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BOOK - Canadians at War 1914-1919, A Research Guide to World War One Service Records
By Glenn Wright
Published by Global Heritage Press, Milton, 2010
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It has been nearly a century since the first shots were fired in the Great War. On memorials and cenotaphs in communities through
out Canada are etched the names of those who died in the Great War, silent witnesses to an epic struggle that affected every family
in Canada in some way.
Over the course of World War One, over 500,000 men and women volunteered and tens of thousands more were conscripted to serve
in the Canadian army or the Canadian Expeditionary Force (CEF) as it was known; over 450,000 served overseas, some 60,000 gave
their lives to the cause, and over 170,000 were wounded or disabled in the conflict.
The war was also fought at sea and several thousand Canadians joined the Royal Canadian Navy (RCN) and the Royal Canadian
Navy Volunteer Reserve (RCNVR). Thousands of Canadians fought their war in the air with the Royal Flying Corps (RFC), the Royal
Naval Air Service (RNAS) or the Royal Air Force (RAF). In addition, tens of thousands of men, who emigrated to Canada before the
war returned to the United Kingdom and served in the Army, the flying services, the Royal Navy and in other capacities, ranging
from inland water transportation to civil defence.
In Canada, thousands volunteered to defend the home front, men who were too old to serve in the CEF, men who had served in the
CEF but had returned home as physically or medically unfit, and those who, for whatever reason, preferred to do their bit at home.
Canadians at War 1914-1919 identifies which records survive for those who served during World War One, where those records are, how to access them, and the author provides many helpful tips on how to interpret them.
Click here to view the Table of Contents (2 pages in .pdf)
- Source: Ontario Genealogical Society's journal Families, November 2010, Elizabeth Lapointe, editor.
Book Review: Canadians at War 1914-1919: A Research Guide to World War One Service Records
Everyone who has had someone in their family involved in the First World War has gone to the Library and Archives Canada website to look up the information in the Attestation Papers, but do you know the fu1l extent of the information awaiting you? This is a very detailed book on the resources available to a researcher on Canadians who fought in the First World War, 1914-1918. It is written by Glenn Wright - a military archivist at the Library and Archives Canada (LAC) and the RCMP before his recent retirement who has left no stone unturned in his description of the resources available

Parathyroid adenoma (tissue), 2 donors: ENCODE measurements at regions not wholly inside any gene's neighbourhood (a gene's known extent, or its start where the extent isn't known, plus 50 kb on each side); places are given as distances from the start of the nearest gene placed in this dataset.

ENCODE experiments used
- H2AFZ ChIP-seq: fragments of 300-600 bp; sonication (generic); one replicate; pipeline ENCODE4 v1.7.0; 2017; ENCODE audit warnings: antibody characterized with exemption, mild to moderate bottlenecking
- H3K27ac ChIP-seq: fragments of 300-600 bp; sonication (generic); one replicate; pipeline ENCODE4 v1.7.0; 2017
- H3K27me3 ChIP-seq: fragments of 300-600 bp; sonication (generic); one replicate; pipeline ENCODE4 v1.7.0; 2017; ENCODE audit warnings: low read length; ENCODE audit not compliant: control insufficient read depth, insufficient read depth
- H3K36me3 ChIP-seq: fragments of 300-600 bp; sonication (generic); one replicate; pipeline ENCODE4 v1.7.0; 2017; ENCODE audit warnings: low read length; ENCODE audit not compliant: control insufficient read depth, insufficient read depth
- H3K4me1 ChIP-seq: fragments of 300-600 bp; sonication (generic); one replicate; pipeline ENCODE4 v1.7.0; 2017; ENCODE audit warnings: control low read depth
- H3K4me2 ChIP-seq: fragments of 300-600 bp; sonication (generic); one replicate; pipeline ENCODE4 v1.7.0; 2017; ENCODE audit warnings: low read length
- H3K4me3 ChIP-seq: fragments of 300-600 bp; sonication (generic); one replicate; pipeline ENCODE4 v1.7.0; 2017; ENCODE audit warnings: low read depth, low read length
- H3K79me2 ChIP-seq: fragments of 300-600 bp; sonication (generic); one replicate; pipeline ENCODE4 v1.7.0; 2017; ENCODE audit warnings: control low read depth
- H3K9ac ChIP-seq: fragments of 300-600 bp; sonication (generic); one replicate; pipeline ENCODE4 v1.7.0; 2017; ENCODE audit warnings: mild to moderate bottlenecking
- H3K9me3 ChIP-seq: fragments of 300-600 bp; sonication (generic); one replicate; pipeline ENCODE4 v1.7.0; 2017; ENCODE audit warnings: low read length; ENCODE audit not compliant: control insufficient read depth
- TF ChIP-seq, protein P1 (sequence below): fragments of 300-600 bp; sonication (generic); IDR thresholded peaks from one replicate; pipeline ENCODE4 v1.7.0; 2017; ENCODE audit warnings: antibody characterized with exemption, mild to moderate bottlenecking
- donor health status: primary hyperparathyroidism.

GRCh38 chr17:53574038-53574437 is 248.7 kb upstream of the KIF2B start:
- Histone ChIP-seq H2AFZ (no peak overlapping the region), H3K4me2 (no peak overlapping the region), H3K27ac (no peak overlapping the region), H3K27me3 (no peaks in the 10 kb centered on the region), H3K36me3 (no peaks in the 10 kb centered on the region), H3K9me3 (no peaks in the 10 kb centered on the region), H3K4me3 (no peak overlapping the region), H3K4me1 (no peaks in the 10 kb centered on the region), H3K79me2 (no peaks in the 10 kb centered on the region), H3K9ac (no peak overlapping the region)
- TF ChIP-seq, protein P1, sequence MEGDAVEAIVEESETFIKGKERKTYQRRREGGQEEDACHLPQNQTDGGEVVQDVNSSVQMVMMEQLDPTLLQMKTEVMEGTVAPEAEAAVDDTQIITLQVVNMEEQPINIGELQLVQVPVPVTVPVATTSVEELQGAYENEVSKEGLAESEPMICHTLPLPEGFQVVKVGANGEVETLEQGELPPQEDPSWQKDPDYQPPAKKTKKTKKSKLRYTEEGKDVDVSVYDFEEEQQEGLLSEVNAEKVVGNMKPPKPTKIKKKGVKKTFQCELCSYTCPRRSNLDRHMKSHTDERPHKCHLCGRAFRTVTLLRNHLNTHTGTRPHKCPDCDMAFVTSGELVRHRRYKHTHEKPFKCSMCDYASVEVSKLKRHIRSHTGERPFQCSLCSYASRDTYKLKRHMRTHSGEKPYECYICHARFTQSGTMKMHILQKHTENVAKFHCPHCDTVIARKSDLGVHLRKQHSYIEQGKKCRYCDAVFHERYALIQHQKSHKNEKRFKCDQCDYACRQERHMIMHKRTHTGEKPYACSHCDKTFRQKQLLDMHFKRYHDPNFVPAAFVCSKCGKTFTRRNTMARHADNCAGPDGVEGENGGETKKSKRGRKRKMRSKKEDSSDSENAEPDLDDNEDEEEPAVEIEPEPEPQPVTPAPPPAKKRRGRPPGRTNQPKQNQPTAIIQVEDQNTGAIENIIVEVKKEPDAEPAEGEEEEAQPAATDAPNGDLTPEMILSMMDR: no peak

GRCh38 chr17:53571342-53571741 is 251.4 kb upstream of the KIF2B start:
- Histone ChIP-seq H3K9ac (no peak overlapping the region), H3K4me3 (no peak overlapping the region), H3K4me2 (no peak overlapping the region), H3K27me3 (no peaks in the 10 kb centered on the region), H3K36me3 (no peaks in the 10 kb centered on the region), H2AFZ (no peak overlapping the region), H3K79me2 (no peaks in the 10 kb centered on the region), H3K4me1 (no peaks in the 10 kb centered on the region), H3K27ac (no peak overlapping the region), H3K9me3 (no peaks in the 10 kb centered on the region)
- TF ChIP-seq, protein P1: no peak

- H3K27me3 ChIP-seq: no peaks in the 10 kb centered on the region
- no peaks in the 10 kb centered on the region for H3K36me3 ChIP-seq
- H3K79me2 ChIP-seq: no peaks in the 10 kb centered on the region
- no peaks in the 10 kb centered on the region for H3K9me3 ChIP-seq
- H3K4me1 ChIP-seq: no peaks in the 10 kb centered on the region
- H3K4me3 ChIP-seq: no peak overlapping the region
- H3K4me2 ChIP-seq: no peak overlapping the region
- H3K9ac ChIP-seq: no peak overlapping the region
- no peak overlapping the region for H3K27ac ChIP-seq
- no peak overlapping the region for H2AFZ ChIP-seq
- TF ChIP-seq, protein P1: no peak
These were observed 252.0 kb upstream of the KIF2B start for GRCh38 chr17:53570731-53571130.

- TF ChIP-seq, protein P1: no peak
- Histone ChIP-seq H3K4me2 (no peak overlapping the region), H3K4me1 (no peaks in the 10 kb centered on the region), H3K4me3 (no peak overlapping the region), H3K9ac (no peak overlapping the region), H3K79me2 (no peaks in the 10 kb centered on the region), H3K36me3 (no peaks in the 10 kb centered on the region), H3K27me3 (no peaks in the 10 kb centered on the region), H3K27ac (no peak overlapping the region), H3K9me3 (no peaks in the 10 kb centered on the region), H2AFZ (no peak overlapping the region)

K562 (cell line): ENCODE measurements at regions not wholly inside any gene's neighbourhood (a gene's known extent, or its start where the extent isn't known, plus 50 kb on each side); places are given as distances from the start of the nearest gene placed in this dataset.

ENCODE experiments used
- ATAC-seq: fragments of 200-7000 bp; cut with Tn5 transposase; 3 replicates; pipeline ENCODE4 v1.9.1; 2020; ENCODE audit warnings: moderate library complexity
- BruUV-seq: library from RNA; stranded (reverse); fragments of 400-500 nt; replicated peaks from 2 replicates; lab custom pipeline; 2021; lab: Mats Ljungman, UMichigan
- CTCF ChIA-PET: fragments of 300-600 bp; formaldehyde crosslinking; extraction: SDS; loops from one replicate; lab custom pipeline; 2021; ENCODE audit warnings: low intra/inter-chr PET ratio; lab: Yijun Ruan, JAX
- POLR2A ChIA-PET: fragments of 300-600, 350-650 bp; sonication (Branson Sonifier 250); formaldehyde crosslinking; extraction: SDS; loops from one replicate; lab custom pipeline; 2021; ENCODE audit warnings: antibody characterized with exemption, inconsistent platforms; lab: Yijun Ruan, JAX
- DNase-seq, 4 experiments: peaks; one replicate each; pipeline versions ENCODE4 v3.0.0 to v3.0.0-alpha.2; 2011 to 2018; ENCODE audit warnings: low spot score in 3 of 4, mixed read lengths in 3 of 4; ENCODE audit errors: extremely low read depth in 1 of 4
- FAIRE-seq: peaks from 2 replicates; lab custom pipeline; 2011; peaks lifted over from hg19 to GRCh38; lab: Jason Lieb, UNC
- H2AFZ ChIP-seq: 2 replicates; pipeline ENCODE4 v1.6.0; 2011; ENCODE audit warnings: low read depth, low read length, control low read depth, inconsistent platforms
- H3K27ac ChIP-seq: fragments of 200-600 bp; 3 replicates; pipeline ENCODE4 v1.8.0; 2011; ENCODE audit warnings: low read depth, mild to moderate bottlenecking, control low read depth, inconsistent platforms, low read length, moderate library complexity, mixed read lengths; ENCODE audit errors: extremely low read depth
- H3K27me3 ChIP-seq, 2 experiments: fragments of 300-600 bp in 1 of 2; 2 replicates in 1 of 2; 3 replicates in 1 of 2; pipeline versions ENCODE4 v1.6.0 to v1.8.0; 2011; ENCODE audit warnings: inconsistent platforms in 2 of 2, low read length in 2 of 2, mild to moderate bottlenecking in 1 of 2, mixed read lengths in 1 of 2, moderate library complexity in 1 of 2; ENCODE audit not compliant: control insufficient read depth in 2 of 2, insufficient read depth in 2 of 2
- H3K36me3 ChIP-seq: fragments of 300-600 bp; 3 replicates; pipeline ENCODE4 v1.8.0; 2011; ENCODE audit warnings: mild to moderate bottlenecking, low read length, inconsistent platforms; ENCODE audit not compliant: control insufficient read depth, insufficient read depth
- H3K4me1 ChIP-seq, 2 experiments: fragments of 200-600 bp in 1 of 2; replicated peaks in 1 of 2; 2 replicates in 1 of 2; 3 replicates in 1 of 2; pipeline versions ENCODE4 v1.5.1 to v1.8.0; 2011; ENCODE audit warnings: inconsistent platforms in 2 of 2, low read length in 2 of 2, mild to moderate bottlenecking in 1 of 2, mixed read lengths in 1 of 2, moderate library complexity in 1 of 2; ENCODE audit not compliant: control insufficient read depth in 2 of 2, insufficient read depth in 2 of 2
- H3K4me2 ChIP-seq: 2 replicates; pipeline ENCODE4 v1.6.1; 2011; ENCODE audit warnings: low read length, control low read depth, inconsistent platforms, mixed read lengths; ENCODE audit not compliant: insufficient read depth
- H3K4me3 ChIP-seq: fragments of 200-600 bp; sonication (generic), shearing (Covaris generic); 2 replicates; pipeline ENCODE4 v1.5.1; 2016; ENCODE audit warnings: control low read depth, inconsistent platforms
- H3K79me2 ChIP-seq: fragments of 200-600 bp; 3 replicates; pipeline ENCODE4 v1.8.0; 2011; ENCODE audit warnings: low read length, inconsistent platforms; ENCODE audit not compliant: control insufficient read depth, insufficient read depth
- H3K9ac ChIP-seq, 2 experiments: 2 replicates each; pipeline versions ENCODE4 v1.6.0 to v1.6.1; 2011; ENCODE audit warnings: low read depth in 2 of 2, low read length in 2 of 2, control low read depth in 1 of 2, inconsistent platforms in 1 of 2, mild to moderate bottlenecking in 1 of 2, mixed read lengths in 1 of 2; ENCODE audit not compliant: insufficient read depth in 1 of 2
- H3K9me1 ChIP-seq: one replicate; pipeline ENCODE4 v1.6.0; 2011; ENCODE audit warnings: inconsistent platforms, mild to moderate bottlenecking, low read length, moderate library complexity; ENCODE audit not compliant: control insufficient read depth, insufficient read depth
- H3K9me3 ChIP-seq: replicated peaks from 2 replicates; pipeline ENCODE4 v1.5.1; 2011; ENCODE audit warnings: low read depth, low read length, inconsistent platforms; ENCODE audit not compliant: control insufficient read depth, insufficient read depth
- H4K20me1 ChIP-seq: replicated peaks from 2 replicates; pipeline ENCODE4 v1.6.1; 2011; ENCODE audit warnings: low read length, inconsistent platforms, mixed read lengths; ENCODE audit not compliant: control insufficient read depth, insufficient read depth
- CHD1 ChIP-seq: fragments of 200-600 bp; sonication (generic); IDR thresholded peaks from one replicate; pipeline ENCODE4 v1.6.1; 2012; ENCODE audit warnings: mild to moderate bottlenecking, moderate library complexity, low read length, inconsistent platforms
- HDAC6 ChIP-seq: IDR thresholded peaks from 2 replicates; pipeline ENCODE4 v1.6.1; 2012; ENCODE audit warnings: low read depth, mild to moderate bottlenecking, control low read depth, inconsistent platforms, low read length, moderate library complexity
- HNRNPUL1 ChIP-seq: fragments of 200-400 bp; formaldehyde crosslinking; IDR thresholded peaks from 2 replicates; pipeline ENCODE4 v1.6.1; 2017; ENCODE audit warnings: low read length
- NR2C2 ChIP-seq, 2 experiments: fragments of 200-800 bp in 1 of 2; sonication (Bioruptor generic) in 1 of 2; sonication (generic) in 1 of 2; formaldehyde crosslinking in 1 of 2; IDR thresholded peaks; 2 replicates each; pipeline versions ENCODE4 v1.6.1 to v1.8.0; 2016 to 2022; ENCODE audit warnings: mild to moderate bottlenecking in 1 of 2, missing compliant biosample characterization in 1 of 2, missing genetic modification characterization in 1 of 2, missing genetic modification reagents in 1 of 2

to the researcher. Not including parts on military records at the LAC and other material, the book is divided into six major sections (with detailed sub-sections) - "Service Records of the Canadian
Expeditionary Force"; "Officers of the Canadian Expeditionary Force"; "Records Worth Noting"; "The War Dead: Commemoration and Remembrance"; "Royal Canadian Navy"; and "Canadians in British Service, 1914-1919". While the author gives the reader the resources needed to research the prople involved in the Great War, a great deal of care and attention has been put into listing the best literature
available in the "Select Biography" section. It is also recommended that you read both "Appendix 1: Internet Resources", and "Appendix 2: Other Archival Repositories and Resources" to familiarize yourself with additional information the author has provided. The book is written in a relaxed manner, and is a book that you should have by your side when researching your ancestors of the First
World War. Historians, scholars, and students will be also inters ted in this book because it not only tells the story of the people who were involved in all aspects of the Great War, but also the
story of their lives as told through the Assessment Papers and diaries of the First World War. As quoted from a passage in the "Concluding Remarks" - "The War is being examined, studied and discussed
in presentations, at conferences and online. All across Canada, the War is being researched and written about - the names on cenotaphs and memorials are no longer mere names, they are stories to be told."
8.5 X 11"
Illustrations (mostly examples of documents)
Softcover (coil-bound with laminated colour cardstock covers)
Published by Global Heritage Press, Milton, 2010
ISBN13: 978-1-926797-46-5 (Softcover)
More Canadian Genealogy & History Resources from Global Genealogy:
Scotch Road Cemetery
Grenville Twp, Argenteuil County, Quebec
1861 Census Goulbourn Township, Carleton County, Canada West (Ontario)
1861 Census Fitzroy Township, Carleton County, Canada West (Ontario)
1842 Census Carleton County, Canada West (Ontario)
1851 Census for Townships of Fitzroy, Torbolton, Huntley, March in Carleton County, Ontario
Dacre Memorial Cemetery
Brougham Twp, Renfrew Co., Ontario
Russell County, Ontario
History & Master Roll
Jessup's Loyal Rangers
Loyalists - American Revolution
Trial of G.F. and J. Boutelier... for murder of Frederic Emoneau
[Lunenburg NS, 1791]
Lanark County's Mammoth Cheese and its
Place in Cheesemaking History
The War of 1812...
Searching for your
Ancestor's War Records
Surviving 1851 Census
Returns of Ireland
Names of Emigrants,
From 1845-47 Records of
[ most from Ireland ]
Tracing Your Kent Ancestors, Guide for Family Historians
[ England ]